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Products and Ventures International v. Axus Stationary (Shanghai) Ltd.

United States District Court, N.D. California

April 11, 2017

Products and Ventures International, Plaintiff,
Axus Stationary (Shanghai) Ltd., et al., Defendants.


          Yvonne Gonzalez Rogers, United States District Court Judge

         Plaintiff brings this action against defendants alleging breach of contract and tort claims relating to a wooden pencil distribution agreement. Currently, plaintiff has served the following defendants: Axus Stationery (Hong Kong) Ltd. (“Axus HK”), Andre Viegas, Highton Ltd., Roberta Trading Corporation, Kenpark Ltd., Howin Investments Ltd., and Noblesse (Hong Kong) Limited (collectively, the “Served Defendants”). On January 18, 2017, the Court granted in part defendants' motion to dismiss, dismissing all claims against Axus HK, Highton Ltd., Kenpark Ltd., Howin Investments Ltd., and Noblesse (Hong Kong) Limited. Currently, the litigation is proceeding against Andre Viegas and Roberta Trading Corporation only.

         Plaintiff is continuing its efforts to serve four other defendants, who are located in the People's Republic of China (“PRC”), namely: Shanghai Marco Stationery Co. Ltd. (“Shanghai Marco”), Axus Stationery (Shanghai) Ltd. (“Axus Shanghai”), Shanghai Laikesheng Pen Material Co. Ltd. DBA Shanghai Lexon (“Shanghai Lexon”) and Peifeng (Brian) Xu (collectively, “Foreign Defendants”). After eleven months of attempting to serve the Foreign Defendants via the processes set forth under the Hague Convention, plaintiff now moves for substituted service under Rule 4(f)(3), seeking to perfect service on the Foreign Defendants through Hogan Lovells, LLP.

         Having carefully considered the papers submitted and for the reasons set forth below, the Court Grants Plaintiff's motion to effectuate service on the Foreign Defendants through Hogan Lovells, LLP.

         I. Background

         The Court adopts the background section in its order on defendants' motion to dismiss (Dkt. No. 144), and adds the following facts and procedural history relevant to the instant motion:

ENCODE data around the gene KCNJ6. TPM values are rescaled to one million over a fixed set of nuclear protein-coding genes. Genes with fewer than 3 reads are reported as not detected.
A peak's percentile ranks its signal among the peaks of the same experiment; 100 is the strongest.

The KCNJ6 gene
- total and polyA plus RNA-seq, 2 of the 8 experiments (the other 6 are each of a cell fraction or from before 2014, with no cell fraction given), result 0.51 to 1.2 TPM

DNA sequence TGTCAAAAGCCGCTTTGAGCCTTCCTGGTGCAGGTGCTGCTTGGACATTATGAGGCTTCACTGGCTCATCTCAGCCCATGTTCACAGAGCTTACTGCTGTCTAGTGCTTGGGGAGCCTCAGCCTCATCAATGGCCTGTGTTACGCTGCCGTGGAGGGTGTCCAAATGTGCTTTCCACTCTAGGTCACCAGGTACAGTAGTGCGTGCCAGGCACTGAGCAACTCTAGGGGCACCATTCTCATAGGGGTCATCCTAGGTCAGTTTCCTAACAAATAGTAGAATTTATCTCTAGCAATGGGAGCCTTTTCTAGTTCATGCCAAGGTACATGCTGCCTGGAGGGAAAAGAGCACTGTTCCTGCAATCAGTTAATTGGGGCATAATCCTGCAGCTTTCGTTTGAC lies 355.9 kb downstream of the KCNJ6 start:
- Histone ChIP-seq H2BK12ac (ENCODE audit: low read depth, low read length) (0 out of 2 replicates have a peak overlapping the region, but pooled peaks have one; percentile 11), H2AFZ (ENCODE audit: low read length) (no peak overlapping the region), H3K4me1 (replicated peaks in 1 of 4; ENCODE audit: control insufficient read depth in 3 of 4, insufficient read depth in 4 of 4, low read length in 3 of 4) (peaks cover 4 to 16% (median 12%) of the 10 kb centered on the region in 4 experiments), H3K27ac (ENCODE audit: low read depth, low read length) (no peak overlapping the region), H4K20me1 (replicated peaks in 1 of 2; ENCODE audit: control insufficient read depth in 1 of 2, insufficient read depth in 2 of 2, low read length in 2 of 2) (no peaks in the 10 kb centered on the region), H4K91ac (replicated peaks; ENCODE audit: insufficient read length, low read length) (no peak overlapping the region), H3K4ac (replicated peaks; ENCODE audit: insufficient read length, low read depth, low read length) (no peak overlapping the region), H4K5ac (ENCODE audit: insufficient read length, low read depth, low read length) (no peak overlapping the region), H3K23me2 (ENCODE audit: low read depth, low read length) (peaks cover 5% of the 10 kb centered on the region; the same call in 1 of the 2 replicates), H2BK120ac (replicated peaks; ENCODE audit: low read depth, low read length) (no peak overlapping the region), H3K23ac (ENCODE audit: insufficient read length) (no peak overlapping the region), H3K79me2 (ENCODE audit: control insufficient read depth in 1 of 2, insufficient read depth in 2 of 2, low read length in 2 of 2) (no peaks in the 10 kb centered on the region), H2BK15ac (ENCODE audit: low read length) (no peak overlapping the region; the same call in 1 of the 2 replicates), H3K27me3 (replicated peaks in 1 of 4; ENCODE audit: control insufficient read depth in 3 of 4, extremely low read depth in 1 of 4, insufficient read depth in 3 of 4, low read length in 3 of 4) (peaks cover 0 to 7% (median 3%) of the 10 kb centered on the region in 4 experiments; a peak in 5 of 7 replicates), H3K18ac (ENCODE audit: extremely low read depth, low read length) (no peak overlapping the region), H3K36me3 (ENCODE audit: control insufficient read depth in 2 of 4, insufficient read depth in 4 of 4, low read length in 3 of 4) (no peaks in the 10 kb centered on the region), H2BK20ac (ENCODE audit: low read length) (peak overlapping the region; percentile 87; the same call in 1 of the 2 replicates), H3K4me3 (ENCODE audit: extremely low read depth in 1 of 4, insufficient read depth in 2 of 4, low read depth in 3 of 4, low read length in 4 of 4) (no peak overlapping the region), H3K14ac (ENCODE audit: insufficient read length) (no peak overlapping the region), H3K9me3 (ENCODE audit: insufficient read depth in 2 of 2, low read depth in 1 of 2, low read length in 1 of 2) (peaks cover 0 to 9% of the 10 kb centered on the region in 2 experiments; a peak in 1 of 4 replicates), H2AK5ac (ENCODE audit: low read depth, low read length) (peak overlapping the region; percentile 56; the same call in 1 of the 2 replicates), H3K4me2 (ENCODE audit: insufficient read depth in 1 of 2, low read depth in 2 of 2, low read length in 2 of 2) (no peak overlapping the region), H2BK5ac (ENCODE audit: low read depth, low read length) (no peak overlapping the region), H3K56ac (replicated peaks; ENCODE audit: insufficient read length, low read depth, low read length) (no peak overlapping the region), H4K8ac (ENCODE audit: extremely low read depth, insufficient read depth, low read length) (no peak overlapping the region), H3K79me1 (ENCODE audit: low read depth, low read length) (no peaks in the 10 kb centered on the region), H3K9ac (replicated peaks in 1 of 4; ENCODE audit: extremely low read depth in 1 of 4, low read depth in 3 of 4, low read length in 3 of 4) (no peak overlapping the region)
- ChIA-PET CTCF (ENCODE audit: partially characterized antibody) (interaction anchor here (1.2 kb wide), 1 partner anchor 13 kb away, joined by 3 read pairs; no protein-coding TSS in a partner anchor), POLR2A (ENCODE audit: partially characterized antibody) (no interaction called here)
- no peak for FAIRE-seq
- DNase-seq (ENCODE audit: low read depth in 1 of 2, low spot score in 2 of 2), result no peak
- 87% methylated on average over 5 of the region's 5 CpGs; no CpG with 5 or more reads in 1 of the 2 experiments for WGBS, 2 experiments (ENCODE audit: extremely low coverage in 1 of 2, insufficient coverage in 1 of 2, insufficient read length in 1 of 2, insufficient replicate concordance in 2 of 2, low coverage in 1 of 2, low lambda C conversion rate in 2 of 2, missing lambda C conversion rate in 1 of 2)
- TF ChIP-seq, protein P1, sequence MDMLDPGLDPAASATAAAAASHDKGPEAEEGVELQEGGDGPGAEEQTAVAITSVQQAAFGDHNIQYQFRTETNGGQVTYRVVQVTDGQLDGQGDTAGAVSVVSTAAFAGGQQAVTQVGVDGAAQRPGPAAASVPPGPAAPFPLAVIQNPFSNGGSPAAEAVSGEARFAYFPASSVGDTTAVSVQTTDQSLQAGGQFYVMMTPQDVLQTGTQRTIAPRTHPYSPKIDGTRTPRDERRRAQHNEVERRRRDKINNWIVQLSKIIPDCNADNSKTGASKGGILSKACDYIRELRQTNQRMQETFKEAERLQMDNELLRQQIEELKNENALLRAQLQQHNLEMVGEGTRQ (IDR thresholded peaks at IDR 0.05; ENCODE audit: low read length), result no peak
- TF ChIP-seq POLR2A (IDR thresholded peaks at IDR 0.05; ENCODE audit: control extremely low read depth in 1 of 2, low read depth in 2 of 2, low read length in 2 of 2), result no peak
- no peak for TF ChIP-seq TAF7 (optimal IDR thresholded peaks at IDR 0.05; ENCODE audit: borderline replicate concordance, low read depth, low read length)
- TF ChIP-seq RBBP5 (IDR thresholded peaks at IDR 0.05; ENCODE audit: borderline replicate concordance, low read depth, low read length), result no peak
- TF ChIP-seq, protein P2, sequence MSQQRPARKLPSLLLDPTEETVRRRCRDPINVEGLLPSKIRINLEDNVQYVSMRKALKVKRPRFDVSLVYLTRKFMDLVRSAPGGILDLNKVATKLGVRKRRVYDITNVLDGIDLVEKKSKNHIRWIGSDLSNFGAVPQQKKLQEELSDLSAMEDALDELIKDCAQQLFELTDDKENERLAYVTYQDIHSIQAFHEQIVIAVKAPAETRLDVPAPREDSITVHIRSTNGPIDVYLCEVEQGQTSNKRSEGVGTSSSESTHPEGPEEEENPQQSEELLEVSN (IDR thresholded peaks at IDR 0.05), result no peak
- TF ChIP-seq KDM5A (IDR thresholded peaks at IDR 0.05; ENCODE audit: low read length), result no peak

Plaintiff filed its initial complaint in February 2016. (Dkt. No. 1.) In April 2016, the Court granted plaintiff's Motion to Enlarge Time to Serve Foreign Defendants under Fed.R.Civ.P. 4(m) and 6(b)(1), given plaintiff's diligent efforts to effect service on the Foreign Defendants through the Hague Convention. (Dkt. No. 54.) Since then, the Court has granted five stipulations extending plaintiff's time to serve Foreign Defendants. (Dkt. Nos. 85, 105, 138, 152, 184.)

         The Court dismissed the complaint for lack of personal jurisdiction in June 2016, but granted leave to amend and provided a period for jurisdictional discovery. (Dkt. No. 72.) In July 2016, the Court authorized substituted service on Viegas to be effected through Hogan Lovells, Viegas' counsel, based in the United States. (Dkt. No. 82.) Plaintiff filed its amended complaint on September 19, 2016. (Dkt. No. 100.) Defendants again filed a motion to dismiss, and the Court dismissed all parties and all claims except for Counts One and Two against Roberta Trading Corporation, breach of contract and of the implied covenant of good faith and fair dealing, and Counts Three and Four against Viegas, intentional interference with contract and with prospective economic advantage. (Dkt. No. 144.)